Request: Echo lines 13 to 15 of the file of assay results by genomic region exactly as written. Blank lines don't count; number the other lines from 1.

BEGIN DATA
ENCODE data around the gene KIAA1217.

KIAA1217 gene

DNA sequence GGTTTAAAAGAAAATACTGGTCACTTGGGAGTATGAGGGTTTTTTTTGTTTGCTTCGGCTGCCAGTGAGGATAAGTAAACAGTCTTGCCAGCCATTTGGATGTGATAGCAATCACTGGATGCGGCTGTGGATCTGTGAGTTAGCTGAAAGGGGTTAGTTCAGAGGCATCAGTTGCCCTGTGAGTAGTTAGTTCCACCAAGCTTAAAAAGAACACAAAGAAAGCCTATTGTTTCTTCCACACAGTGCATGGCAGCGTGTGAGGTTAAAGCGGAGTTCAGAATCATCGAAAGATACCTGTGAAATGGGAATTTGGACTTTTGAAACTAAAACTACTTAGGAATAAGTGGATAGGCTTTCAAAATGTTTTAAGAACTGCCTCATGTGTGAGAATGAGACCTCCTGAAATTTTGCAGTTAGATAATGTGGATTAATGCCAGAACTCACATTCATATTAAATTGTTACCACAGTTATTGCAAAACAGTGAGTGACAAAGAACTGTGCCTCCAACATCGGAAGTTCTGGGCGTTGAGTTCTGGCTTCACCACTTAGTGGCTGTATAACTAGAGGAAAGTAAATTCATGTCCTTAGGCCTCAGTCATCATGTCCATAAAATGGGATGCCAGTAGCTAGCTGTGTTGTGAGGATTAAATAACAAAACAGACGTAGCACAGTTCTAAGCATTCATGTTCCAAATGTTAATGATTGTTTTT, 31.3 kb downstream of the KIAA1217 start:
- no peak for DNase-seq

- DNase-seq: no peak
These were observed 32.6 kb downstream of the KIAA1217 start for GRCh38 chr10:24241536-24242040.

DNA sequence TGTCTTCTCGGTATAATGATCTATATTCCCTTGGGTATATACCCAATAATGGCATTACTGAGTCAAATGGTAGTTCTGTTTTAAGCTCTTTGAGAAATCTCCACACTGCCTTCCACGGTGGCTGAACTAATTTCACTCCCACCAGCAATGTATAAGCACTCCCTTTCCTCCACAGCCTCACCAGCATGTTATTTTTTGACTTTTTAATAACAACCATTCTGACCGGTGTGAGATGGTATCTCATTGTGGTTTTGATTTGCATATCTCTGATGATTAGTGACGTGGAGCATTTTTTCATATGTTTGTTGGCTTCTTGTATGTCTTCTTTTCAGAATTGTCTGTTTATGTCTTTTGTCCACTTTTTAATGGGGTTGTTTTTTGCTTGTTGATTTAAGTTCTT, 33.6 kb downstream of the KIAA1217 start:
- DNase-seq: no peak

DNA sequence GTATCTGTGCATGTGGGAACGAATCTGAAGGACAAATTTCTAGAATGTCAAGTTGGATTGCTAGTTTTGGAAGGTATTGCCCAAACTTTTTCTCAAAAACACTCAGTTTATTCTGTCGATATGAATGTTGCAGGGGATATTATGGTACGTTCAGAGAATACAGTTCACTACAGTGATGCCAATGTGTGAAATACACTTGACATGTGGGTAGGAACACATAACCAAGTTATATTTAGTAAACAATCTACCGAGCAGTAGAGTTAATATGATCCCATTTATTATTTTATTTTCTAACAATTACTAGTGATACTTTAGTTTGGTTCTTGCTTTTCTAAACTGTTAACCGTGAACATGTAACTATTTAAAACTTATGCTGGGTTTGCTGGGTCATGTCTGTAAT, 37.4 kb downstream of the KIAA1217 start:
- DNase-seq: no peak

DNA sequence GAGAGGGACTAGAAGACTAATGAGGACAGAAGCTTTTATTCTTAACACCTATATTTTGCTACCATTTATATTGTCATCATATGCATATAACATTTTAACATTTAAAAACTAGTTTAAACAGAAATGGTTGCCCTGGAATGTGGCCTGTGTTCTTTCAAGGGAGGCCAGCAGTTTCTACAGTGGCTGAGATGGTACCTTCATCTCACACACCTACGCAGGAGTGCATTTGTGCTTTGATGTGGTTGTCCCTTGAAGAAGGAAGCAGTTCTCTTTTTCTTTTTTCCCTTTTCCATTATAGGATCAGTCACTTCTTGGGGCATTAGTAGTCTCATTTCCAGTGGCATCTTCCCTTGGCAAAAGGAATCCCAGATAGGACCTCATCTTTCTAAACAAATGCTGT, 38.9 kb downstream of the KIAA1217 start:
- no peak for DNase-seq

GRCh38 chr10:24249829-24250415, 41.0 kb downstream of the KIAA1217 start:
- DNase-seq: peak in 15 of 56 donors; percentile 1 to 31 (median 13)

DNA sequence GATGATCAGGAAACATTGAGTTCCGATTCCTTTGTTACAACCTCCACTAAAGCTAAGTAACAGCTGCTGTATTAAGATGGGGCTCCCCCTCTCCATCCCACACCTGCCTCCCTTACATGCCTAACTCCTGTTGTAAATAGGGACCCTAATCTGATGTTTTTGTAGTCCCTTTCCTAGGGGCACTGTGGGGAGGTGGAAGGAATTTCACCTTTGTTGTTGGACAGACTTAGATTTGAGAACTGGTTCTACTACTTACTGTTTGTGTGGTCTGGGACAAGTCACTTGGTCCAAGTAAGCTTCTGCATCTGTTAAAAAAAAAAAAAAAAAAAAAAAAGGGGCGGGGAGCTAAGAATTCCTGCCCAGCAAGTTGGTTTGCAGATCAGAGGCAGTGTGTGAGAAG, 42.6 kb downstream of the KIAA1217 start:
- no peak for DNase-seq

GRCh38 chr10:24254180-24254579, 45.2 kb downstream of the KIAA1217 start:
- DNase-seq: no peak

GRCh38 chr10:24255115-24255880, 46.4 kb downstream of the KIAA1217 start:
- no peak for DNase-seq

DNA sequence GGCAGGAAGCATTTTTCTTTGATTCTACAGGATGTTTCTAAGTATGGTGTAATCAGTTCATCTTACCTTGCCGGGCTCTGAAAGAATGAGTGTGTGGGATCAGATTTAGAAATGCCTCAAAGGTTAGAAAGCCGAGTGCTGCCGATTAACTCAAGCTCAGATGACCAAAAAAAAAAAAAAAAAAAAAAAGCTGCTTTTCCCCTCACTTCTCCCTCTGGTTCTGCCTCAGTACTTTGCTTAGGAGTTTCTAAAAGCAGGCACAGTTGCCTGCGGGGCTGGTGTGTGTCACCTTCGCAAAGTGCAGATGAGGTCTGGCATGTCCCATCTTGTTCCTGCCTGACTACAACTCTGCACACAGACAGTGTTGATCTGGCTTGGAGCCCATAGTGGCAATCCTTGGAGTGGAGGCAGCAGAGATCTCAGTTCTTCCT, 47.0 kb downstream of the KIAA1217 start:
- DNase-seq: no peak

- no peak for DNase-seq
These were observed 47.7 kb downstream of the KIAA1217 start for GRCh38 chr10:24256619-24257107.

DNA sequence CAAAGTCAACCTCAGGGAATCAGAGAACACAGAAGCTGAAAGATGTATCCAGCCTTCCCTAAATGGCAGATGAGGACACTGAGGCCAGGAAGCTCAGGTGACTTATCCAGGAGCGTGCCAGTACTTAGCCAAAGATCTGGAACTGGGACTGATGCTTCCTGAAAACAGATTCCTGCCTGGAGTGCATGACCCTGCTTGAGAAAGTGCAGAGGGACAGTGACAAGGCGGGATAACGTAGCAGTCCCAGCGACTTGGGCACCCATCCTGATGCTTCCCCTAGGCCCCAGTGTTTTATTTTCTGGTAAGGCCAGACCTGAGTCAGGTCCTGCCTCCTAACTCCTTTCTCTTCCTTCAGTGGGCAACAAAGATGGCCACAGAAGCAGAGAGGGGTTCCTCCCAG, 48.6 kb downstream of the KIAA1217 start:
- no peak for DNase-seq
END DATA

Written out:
GRCh38 chr10:24249829-24250415, 41.0 kb downstream of the KIAA1217 start:
- DNase-seq: peak in 15 of 56 donors; percentile 1 to 31 (median 13)

DNA sequence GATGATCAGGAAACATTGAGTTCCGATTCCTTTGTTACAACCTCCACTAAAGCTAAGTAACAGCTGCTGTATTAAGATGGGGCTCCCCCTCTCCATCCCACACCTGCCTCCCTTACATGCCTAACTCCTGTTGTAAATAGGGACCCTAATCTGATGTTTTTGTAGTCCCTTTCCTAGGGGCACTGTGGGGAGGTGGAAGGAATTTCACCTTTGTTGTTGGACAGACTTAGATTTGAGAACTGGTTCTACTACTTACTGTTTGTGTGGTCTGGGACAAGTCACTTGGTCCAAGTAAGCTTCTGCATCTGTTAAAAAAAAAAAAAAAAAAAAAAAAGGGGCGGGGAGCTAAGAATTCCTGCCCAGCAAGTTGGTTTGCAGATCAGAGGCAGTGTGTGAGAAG, 42.6 kb downstream of the KIAA1217 start: